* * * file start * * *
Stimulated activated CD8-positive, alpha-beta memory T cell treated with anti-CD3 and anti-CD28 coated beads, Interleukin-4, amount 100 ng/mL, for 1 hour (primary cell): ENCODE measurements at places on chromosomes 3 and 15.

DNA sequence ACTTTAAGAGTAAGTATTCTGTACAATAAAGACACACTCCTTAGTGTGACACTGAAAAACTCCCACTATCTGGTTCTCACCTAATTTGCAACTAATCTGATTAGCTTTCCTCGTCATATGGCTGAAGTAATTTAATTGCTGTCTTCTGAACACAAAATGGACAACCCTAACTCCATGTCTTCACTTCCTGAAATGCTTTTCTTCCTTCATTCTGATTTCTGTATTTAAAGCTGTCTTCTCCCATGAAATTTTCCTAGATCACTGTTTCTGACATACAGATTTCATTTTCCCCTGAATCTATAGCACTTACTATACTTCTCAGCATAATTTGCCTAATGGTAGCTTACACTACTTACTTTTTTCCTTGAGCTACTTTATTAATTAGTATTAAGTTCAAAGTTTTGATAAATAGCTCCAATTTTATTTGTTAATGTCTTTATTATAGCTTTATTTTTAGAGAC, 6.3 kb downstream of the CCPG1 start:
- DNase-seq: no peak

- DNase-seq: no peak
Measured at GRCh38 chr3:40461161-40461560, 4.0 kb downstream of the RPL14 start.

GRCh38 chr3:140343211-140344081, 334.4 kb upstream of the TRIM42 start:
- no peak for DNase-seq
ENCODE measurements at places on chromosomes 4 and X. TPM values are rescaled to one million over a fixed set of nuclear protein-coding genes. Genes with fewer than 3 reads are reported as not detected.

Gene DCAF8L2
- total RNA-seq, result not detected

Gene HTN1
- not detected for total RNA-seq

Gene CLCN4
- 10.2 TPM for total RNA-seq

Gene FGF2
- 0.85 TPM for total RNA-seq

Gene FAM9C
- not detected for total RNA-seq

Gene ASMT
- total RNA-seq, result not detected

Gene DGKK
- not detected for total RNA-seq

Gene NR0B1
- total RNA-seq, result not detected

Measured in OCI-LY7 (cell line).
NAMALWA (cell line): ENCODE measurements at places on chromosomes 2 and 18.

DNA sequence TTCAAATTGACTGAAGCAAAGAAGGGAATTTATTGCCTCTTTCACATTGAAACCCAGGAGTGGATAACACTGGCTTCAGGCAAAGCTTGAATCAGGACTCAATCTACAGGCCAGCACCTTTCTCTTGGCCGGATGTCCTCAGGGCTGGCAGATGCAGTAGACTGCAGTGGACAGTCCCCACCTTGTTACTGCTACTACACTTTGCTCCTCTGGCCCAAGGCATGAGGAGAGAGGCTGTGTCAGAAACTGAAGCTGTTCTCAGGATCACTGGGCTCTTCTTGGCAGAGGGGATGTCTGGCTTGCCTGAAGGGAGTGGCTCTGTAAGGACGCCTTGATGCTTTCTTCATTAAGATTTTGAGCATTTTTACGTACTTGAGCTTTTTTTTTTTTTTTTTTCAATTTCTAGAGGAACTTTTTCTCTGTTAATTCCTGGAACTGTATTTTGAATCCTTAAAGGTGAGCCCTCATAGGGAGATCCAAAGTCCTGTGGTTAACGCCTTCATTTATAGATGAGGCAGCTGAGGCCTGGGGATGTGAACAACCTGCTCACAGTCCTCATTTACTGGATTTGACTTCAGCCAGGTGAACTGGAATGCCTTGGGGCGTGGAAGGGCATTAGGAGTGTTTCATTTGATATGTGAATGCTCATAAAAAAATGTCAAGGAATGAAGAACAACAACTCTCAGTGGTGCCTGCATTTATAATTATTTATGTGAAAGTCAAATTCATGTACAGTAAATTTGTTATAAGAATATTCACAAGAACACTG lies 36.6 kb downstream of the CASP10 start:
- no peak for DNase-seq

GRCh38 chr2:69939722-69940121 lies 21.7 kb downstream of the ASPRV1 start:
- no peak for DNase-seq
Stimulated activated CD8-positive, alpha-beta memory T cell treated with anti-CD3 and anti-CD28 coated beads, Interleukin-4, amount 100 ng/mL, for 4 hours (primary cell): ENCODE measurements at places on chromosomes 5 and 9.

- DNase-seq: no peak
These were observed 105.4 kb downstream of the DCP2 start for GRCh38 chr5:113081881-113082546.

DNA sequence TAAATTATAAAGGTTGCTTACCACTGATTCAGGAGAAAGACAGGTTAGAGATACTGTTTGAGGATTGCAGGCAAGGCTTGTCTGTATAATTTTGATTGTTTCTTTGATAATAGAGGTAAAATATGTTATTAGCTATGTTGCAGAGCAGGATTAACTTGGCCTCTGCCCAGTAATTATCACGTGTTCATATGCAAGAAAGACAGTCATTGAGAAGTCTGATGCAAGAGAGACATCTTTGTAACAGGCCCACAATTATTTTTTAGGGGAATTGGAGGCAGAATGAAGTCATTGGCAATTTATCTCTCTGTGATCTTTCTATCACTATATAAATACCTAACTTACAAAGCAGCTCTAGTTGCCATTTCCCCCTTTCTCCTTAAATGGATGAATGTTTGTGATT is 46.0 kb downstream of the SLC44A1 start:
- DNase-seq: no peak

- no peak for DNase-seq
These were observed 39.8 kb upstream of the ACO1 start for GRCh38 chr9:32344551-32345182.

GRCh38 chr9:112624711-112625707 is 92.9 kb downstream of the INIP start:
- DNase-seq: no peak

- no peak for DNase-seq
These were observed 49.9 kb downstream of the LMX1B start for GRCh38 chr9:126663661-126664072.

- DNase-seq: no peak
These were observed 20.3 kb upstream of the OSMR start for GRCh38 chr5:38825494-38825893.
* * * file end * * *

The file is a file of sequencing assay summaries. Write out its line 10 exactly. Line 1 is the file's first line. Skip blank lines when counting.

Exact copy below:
- total RNA-seq, result not detected